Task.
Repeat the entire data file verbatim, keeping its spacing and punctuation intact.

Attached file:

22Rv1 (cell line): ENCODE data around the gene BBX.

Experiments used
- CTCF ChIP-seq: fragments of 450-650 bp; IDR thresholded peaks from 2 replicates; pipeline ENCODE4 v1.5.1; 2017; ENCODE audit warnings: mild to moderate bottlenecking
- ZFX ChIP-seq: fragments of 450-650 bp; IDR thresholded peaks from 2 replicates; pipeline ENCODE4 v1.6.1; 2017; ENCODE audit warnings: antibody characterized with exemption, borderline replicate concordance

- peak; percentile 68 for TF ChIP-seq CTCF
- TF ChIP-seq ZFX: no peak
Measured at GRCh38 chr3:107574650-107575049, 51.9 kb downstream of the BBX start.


22Rv1 (cell line): ENCODE data around the gene BBX.

Experiments used
- CTCF ChIP-seq: fragments of 450-650 bp; IDR thresholded peaks from 2 replicates; pipeline ENCODE4 v1.5.1; 2017; ENCODE audit warnings: mild to moderate bottlenecking
- ZFX ChIP-seq: fragments of 450-650 bp; IDR thresholded peaks from 2 replicates; pipeline ENCODE4 v1.6.1; 2017; ENCODE audit warnings: antibody characterized with exemption, borderline replicate concordance

- peak; percentile 68 for TF ChIP-seq CTCF
- TF ChIP-seq ZFX: no peak
Measured at GRCh38 chr3:107574650-107575049, 51.9 kb downstream of the BBX start.